From the time we are little, we are told the importance of brushing and flossing our teeth. Not only does it lead to a greater appearance, brighter teeth, and healthier gums, but it can also lead to better health. But while brushing and flossing are beneficial, are they truly the best way to clean your teeth? 

The Proper Way to Brush

How to Properly Brush Your Teeth

In short, the reason we are told to brush our teeth from the moment teeth appear is that it truly is the most effective way to clean your teeth, gums, and mouth. In fact, some health professionals are even encouraging cleaning a baby’s gums prior to teeth even appearing. 

Even though we begin this practice at a young age, many of us are doing it incorrectly. Below are just a few techniques to help you achieve a healthier smile while brushing.

Choosing your Toothbrush

The first step in properly cleaning your teeth through brushing starts with finding the right toothbrush. First, it’s important to choose soft bristles. Soft bristles will be able to bend and reach tight spaces, including right under the gums for a thorough and pain-free clean.

While you may think that hard bristles can get tough plaque and bacteria that refuses to come up, they can actually affect the tooth structure. The goal of the toothbrush is to loosen the plaque and bacteria so it can be expelled from your mouth. A soft-bristled brush is just as effective at doing this as hard-bristles and can protect your teeth in the process.

The Brush Head

The size of the brush head is another factor to consider when choosing a toothbrush. If you have a small mouth, be sure to choose a small head that will fit comfortably in those hard to reach areas. Toothbrushes also come with different sized angles and handles, so take care to find one that fits best for you and your mouth.

Flossing

woman using string floss

While not considered brushing, flossing is a critical step to be performed prior to brushing. Flossing gets into the small crevices of your mouth that a toothbrush won’t necessarily reach. It loosens the plaque and bacteria in order for the toothbrush to sweep it away.

If you are just starting to floss, it may be painful for a time. However, a cleaner, healthier mouth is well worth the time, effort, and slight irritation you may experience as you begin to floss.

Prepping Your Toothbrush

To begin the process of properly brushing your teeth, it’s best to prepare your toothbrush. You will want to wet it and squeeze a strip of toothpaste onto the brush head.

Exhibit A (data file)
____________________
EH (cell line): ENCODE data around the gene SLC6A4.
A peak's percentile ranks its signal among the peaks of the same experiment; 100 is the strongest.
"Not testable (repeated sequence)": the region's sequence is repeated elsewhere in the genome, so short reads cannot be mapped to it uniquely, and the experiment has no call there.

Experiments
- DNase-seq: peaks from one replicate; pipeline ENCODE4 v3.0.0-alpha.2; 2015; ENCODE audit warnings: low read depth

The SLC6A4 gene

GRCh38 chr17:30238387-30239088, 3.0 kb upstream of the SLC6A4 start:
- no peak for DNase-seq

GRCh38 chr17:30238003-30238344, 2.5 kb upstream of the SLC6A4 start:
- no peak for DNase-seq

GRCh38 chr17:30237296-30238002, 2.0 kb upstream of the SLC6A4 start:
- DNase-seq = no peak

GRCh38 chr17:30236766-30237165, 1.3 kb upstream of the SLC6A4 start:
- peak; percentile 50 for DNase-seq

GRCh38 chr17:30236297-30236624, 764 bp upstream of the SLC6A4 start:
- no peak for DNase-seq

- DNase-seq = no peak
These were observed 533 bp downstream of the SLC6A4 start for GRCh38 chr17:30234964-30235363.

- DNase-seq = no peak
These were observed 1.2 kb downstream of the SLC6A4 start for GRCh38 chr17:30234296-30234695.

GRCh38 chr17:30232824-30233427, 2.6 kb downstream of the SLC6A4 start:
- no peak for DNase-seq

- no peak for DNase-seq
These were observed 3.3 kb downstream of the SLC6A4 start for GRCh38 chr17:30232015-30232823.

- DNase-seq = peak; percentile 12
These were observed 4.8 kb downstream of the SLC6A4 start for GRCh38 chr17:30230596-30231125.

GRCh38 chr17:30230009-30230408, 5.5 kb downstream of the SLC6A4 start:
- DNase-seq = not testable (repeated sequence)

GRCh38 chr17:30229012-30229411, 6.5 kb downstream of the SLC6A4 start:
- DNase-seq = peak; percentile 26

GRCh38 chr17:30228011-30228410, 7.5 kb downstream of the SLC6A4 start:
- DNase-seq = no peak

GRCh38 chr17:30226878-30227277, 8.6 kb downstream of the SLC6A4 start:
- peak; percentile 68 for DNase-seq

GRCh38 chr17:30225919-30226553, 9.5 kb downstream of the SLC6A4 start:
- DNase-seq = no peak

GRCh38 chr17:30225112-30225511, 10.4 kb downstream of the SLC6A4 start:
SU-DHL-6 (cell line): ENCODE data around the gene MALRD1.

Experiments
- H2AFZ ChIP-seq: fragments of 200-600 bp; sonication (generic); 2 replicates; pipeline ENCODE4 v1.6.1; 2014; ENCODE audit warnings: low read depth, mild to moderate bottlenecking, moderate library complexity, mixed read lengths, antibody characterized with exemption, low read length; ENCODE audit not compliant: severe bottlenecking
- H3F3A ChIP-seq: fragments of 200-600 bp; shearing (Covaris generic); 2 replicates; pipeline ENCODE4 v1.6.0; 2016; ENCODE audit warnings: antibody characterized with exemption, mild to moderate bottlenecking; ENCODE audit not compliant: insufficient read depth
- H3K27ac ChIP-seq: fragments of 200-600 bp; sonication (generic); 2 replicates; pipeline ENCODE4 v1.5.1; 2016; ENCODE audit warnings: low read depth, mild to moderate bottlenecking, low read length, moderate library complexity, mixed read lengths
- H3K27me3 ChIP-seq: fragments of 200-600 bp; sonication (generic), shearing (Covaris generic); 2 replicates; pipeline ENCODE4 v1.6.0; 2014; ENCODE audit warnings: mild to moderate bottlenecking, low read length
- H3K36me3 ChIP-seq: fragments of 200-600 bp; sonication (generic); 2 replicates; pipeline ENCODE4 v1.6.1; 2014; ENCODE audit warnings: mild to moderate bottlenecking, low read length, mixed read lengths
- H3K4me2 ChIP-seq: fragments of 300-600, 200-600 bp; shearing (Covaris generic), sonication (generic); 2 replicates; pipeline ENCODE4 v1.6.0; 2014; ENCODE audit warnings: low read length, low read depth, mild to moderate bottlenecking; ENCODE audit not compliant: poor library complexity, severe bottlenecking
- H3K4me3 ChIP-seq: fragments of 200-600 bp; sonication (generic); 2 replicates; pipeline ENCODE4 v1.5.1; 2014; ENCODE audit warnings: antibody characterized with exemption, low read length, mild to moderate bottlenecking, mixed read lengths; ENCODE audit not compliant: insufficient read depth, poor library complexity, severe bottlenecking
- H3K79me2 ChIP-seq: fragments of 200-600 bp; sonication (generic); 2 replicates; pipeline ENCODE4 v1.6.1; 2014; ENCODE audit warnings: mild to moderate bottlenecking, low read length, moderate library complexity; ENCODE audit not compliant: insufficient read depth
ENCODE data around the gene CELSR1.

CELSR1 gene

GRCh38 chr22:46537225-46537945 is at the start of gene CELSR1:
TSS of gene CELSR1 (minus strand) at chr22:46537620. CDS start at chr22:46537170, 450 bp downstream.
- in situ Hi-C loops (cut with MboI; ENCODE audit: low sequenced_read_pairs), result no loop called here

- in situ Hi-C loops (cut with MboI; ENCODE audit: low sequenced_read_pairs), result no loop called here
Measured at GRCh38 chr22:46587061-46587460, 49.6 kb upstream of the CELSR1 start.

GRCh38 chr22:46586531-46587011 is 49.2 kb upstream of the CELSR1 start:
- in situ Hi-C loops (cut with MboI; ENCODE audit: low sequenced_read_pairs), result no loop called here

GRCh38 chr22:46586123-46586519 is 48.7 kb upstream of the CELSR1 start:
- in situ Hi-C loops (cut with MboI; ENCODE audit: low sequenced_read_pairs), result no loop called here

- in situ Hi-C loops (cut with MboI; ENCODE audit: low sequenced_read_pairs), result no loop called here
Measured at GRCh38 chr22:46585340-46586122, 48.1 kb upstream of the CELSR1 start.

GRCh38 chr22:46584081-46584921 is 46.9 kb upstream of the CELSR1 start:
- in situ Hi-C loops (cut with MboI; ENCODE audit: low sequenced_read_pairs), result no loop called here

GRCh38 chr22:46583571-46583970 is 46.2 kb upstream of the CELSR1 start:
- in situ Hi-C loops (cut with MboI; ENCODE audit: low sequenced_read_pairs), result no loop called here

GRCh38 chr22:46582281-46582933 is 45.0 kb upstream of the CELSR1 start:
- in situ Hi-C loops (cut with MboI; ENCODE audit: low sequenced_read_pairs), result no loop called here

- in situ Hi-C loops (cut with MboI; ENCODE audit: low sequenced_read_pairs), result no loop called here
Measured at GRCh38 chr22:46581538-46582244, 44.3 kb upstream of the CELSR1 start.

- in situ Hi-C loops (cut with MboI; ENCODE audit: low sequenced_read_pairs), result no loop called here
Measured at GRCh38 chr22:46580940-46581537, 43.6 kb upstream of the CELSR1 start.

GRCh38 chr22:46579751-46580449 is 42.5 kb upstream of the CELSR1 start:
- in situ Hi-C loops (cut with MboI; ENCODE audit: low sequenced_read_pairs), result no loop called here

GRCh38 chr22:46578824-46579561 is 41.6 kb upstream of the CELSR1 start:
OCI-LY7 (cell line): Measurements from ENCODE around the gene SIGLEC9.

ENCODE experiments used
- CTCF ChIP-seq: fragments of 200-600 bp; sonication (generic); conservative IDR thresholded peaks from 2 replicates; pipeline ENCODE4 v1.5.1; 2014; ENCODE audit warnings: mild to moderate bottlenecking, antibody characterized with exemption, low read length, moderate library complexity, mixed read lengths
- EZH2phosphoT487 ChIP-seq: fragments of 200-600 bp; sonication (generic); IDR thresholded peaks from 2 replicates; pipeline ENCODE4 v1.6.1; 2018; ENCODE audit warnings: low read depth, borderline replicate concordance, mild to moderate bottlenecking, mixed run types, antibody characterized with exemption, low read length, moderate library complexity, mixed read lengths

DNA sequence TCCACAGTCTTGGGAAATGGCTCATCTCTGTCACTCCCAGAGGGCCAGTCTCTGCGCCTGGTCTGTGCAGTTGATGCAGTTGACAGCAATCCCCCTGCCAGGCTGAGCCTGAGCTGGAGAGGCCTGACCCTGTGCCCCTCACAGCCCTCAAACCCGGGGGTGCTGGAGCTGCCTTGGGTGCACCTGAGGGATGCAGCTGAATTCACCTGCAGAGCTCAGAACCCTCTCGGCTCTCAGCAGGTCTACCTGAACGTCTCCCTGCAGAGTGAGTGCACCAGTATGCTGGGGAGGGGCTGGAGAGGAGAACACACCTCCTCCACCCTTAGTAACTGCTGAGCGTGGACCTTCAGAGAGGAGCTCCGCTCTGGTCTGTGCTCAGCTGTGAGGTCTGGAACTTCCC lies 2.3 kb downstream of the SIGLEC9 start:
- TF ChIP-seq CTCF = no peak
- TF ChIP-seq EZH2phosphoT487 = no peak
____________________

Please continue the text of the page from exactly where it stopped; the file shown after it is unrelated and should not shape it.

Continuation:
With so many options of toothpaste, you may be wondering which one is best. Really it comes down to personal preference. The ADA, or American Dental Association, just recommend one that contains fluoride as this can help prevent tooth decay and cavities.

Start in the Back of Your Mouth

When trying to brush effectively, it is best to start with your molars in the back of your mouth, then move your way forward. Use a 45-degree angle, pointing the bristles toward the gums and brush in a clockwise motion. The back portion on one side of your mouth should be brushed for about 20 seconds.

Once you have finished that section, move the brush away from the gums in a sweeping motion. This will brush the surface of the teeth and carry away the food particles and plaque that were loosened in brushing.

Moving to Other Areas of the Mouth 

Once you have finished with the molars on one side of the mouth, move to the other side and repeat the process. You will then move to the inside portions of the molars. When it’s time to move to the front teeth, you will actually use a slightly different technique for brushing. 

With the front teeth, you will use the tip of the toothbrush head. Point the bristles toward the gums and move them down the back of the tooth, always moving away from the gumline. Repeat this for the bottom and top front teeth, repeating it several times.

Brushing the Top

Lastly, you are going to want to brush the top surfaces of the teeth. These areas are primarily used for biting and chewing your food and should receive just as much care and attention as the surface of your teeth. Move-in a circular motion covering the top of each tooth.

Don’t Forget Your Tongue and Cheeks

Once you have covered all of your teeth, it’s easy to assume you are done. However, that’s not quite the case. Your tongue, cheeks, and even the roof of your mouth can hold onto food particles, plaque, and harmful bacteria. Not only can this cause bad breath, but when in contact with your teeth and gums can cause disease and yellowing.

Using the same circular motion, gently brush the roof of your mouth, insides of your cheeks, and tongue. Now, you have covered all areas of your mouth and provided a thorough cleaning.

Rinsing Your Mouth

image of a mouthwash

After you have flossed and brushed your entire mouth, there is still one critical step to perform when completed. You have brushed off plaque, food particles, and bacteria, but where has it gone? Rather than swallowing these, it’s best to rinse out your mouth and expel them. 

This can simply be done by swishing and spitting out water or a mouthwash of your choosing. Though not necessary, an ADA-approved mouthwash can help to reduce bad breath, gingivitis, tooth decay, and plaque.

Common Mistakes While Brushing

Now that you know how to properly brush, there are some common mistakes to be aware of. We will explore these mistakes below along with the best ways to correct them.

Rushing

In our world today, everyone is busy! It can be easy to fall into a routine of running a toothbrush over our teeth and thinking that they are clean. However, this is not the case. 

You should be brushing your teeth for at least two minutes, two times a day. With a tool that we all carry all the time, our cell phones, set a timer or listen to a two or three-minute song. This will ensure you are getting a thorough brush and healthier teeth and gums every time.

Not Using a Circular Motion